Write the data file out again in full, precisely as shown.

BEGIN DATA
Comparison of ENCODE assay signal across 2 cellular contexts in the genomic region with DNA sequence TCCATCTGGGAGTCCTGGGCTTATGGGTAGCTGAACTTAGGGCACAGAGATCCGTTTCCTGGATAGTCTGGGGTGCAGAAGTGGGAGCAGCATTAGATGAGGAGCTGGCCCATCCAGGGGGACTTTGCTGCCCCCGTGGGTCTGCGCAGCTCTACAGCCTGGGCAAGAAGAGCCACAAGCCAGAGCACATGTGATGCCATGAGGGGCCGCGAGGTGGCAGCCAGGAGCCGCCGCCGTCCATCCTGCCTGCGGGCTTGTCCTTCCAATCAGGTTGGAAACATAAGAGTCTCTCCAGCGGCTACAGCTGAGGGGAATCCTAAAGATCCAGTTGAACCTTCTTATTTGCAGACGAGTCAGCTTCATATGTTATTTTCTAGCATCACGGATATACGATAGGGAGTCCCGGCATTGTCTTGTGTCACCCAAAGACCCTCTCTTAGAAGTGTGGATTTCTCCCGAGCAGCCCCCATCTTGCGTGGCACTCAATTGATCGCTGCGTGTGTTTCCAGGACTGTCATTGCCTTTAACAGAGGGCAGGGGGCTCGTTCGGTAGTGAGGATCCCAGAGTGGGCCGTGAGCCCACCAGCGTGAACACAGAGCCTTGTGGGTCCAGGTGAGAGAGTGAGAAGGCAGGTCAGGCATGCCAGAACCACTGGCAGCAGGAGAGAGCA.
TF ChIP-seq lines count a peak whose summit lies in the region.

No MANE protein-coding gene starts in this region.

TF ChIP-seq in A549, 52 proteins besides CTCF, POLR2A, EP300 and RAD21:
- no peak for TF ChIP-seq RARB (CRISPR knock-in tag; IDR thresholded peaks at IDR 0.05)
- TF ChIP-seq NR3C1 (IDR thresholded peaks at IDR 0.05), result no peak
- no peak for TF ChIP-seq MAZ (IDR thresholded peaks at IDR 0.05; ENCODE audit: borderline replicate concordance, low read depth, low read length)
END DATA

Comparison of ENCODE assay signal across 2 cellular contexts in the genomic region with DNA sequence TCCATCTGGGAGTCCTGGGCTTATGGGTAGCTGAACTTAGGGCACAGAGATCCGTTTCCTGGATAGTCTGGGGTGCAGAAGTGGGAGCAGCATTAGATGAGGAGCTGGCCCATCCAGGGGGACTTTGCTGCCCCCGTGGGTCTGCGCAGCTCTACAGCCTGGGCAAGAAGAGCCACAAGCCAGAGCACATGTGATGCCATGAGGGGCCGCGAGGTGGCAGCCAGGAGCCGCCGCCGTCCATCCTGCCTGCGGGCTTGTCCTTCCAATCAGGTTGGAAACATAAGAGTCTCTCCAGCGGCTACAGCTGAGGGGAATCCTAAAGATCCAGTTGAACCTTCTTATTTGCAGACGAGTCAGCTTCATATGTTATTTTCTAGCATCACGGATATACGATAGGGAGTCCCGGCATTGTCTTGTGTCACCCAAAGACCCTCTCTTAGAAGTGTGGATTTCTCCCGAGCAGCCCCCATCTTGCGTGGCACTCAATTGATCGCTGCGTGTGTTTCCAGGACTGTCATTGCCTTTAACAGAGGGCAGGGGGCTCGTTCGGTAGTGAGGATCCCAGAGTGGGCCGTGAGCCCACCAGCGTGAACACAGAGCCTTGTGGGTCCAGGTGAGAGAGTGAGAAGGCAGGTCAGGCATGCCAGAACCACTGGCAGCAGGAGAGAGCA.
TF ChIP-seq lines count a peak whose summit lies in the region.

No MANE protein-coding gene starts in this region.

TF ChIP-seq in A549, 52 proteins besides CTCF, POLR2A, EP300 and RAD21:
- no peak for TF ChIP-seq RARB (CRISPR knock-in tag; IDR thresholded peaks at IDR 0.05)
- TF ChIP-seq NR3C1 (IDR thresholded peaks at IDR 0.05), result no peak
- no peak for TF ChIP-seq MAZ (IDR thresholded peaks at IDR 0.05; ENCODE audit: borderline replicate concordance, low read depth, low read length)